However, that being said, with such a large population of seasoned professionals still in LA, you’ll likely remain at a disadvantage not being there. So you just might have to work a little harder if there is something stopping you from moving to LA…

Remote Networking - Screenwriter

The Strategy of Remote Networking

The best way to work harder at remote networking is by getting your work out there in a structured, focused way.

  • Join Facebook groups of like-minded people in similar situations.
  • Get a premium plan on Linkedin in order to reach out to important people in the business.
  • Identify those who are most important and most likely to respond to your emails.
  • Do multiple drafts and seek script coverage so you’re sending out the strongest possible version of your screenplay.
  • Ask for and get advice from professionals and learn as much as you possibly can.

Just because the industry is becoming increasingly remote, doesn’t mean it’s becoming any easier to actually get your work in front of the right people. So you need to conduct remote networking with the same amount of focus you might in person. Find the people you want to aim for, create a strategy for approaching them and plan for the potential outcome.

Whilst the great thing about screenwriting is that it can be done from anywhere, the all-important networking part is perhaps less flexible. Yes, you can network from anywhere in the world. But doing so requires skill, perseverance and discipline.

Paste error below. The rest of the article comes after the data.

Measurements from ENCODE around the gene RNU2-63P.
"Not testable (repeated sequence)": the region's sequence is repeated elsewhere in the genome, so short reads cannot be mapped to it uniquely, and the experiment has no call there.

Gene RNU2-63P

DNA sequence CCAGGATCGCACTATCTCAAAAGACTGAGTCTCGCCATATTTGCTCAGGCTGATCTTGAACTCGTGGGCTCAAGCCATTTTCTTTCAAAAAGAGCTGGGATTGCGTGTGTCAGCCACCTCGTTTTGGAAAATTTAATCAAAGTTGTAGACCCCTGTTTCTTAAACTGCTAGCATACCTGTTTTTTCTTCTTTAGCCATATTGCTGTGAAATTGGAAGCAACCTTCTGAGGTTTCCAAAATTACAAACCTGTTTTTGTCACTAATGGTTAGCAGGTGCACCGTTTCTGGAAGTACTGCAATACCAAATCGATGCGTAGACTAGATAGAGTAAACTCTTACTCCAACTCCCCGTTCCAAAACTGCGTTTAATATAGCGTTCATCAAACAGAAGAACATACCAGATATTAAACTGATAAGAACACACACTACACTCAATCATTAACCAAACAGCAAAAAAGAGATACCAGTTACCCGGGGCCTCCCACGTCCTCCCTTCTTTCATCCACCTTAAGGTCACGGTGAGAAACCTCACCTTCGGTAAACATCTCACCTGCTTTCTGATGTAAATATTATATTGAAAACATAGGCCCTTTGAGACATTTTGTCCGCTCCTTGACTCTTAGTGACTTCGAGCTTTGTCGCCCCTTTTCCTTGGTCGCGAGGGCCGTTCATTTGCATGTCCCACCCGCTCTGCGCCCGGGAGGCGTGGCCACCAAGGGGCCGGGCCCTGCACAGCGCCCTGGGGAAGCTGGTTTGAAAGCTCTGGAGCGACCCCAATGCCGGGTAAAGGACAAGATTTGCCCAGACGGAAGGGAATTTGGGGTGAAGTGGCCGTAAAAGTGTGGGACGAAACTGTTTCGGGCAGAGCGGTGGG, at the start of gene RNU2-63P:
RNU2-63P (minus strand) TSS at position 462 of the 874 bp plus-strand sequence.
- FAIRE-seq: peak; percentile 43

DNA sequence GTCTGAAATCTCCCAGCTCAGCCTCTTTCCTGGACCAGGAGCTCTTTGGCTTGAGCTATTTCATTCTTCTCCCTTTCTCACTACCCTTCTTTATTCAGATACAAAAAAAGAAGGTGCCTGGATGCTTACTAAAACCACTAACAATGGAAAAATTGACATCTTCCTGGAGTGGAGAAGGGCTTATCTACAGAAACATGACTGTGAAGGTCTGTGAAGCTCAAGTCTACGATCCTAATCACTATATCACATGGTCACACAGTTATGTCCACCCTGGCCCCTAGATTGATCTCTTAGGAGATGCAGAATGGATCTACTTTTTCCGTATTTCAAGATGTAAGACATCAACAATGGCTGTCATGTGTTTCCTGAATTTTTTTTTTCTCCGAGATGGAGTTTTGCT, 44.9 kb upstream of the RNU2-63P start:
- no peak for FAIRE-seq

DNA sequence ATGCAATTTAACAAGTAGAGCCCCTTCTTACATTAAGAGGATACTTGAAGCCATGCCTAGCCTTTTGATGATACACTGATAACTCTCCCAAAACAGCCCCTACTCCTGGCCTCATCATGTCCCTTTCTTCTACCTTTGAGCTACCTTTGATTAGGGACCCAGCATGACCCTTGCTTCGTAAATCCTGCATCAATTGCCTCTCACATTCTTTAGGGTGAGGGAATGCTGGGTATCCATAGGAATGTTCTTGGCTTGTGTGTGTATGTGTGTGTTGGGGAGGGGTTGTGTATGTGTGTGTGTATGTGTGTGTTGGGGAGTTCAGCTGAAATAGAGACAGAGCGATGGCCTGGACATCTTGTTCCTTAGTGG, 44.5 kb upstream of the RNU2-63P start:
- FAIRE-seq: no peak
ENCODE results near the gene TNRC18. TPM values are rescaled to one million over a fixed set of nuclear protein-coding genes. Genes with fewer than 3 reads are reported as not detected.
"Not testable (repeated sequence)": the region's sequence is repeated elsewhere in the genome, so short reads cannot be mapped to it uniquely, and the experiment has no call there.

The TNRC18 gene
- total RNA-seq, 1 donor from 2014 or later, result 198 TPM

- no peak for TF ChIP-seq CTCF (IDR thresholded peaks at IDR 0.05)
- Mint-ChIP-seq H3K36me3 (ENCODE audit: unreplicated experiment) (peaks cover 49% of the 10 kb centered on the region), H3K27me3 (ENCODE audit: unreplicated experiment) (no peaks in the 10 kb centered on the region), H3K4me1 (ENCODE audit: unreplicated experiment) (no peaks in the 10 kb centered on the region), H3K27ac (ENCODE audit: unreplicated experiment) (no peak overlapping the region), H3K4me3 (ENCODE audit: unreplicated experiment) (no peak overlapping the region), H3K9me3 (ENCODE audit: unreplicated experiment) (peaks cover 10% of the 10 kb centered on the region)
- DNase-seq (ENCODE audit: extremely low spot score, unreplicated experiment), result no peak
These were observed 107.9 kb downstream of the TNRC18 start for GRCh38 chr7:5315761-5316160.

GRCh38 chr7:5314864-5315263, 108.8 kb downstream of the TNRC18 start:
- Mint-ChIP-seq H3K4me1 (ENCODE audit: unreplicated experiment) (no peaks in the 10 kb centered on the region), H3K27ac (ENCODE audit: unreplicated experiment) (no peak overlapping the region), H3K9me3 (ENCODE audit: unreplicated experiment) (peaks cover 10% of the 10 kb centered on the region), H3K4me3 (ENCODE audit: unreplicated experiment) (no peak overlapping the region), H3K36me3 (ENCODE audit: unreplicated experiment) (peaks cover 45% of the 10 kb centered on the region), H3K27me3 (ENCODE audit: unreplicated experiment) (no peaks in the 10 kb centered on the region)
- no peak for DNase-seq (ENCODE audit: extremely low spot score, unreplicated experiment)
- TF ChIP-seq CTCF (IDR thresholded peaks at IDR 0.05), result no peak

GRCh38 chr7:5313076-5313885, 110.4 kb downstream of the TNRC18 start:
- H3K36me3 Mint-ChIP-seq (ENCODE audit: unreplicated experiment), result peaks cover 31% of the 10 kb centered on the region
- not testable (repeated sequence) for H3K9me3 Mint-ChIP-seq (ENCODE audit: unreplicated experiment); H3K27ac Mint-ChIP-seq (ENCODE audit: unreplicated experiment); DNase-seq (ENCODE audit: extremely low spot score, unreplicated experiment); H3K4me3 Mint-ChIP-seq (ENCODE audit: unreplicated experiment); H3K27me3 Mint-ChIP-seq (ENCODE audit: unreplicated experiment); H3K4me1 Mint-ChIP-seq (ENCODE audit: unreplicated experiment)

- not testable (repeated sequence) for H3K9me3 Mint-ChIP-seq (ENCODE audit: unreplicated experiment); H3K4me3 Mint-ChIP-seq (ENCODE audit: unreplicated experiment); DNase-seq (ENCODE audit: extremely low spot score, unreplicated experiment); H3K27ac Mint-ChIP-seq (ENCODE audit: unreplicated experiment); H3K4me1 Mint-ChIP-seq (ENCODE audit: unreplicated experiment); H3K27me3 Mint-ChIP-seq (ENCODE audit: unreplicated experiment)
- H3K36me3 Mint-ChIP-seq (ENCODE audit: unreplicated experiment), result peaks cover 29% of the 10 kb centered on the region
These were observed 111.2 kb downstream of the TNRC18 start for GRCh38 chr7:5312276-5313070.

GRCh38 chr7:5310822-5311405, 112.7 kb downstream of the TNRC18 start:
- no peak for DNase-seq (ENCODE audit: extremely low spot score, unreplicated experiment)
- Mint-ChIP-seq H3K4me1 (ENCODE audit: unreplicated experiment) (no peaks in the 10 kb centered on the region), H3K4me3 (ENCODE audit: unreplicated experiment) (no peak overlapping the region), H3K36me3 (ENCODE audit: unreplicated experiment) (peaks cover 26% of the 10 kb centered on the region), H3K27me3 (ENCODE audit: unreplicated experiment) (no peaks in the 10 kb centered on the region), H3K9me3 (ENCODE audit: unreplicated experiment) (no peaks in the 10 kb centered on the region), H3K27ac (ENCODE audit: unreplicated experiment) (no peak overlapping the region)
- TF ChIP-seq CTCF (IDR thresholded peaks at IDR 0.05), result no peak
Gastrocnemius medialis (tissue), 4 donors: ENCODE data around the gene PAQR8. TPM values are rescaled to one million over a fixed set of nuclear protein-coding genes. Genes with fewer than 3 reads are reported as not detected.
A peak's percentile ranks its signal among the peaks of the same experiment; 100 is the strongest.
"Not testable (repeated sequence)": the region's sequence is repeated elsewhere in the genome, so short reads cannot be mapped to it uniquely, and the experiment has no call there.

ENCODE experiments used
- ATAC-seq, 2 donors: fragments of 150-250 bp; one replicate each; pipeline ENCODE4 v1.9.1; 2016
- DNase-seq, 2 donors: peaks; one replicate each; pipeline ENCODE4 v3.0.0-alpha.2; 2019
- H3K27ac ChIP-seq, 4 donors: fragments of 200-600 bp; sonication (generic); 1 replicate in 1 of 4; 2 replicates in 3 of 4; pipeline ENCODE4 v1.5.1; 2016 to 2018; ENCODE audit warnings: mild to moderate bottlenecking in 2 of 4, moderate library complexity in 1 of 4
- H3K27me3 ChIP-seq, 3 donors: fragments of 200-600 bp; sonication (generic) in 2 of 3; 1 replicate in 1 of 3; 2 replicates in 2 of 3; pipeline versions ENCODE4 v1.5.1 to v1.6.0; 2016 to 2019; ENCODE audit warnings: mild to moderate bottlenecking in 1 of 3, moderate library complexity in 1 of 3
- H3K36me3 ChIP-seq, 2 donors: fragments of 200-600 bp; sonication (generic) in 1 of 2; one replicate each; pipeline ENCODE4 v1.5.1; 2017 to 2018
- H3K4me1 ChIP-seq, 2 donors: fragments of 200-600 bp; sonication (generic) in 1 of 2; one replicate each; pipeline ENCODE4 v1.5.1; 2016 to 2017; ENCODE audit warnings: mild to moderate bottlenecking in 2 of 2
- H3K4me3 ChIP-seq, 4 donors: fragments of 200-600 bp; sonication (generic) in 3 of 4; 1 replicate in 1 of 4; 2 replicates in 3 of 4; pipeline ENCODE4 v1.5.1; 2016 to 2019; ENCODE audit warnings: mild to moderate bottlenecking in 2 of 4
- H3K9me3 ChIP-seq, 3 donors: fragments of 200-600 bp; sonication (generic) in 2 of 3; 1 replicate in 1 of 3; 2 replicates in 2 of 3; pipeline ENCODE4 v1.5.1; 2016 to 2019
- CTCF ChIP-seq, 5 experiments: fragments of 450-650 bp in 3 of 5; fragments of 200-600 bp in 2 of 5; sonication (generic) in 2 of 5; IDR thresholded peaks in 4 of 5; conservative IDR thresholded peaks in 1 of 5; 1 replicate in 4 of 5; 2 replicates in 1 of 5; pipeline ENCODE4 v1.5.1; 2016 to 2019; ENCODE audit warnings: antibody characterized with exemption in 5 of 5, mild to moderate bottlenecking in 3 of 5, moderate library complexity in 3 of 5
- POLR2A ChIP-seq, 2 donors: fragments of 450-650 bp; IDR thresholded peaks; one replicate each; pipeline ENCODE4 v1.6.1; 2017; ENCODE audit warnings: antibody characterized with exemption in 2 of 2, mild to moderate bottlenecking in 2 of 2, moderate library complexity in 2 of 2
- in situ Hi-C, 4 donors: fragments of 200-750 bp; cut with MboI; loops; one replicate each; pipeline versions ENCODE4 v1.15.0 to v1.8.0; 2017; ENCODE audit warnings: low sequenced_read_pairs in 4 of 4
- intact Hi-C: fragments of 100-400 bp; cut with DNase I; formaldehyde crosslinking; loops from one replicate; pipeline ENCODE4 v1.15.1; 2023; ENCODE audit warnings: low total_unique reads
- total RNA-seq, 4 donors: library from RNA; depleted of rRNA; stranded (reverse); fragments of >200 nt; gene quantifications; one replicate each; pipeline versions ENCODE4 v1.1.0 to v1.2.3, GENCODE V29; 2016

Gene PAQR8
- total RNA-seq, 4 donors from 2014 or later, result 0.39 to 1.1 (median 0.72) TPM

Envision networking online like a physical industry event you’re trying to network at: identify those you want to network with, have a clear strategy, be open, remain confident, endeavour for an equal exchange and try and make it worthwhile whatever the outcome.

Screenwriting in LA

The sunny, hustle and bustle nature of LA is one that could be inspiring for a working or aspiring screenwriter. This isn’t just about networking so much as it is about taking from your environment and giving back.

This is another benefit of someone moving to LA to become a screenwriter. You’re not alone in pursuing your goals and nothing happens in a vacuum. Not only are you working on your screenplay but you’re soaking in everything around you.

“In Los Angeles, everyone is a star.”

Denzel Washington

Such is the prevalence of the industry in LA, you never know who you might bump into when writing at a cafe or going to a party or going to the gym. They might be someone who can be beneficial to your career but you could also be beneficial to theirs. It’s symbiotic.

La La Land - Move to LA

Furthermore, you could create one project at the same time you are getting another off the ground. This is the benefit of being in a dynamic environment. Los Angeles, as a base for the film and TV industry, is a living, breathing organism. It’s nourished by those within it. And as a result, it also gives back and nourishes those within it.

That is not to say that you can’t get a similar dynamism from wherever you are. And it’s also not to say that automatically being in LA guarantees you this environment. Moving to LA can be hard and isolating, just as many other places can be.

But the nature of its environment highlights an important element of being a screenwriter, wherever you are. You must engage with your surroundings in terms of the people and networks around you. For your screenwriting career, you must try and get the best out of where you live.

Embrace Your Writing and Place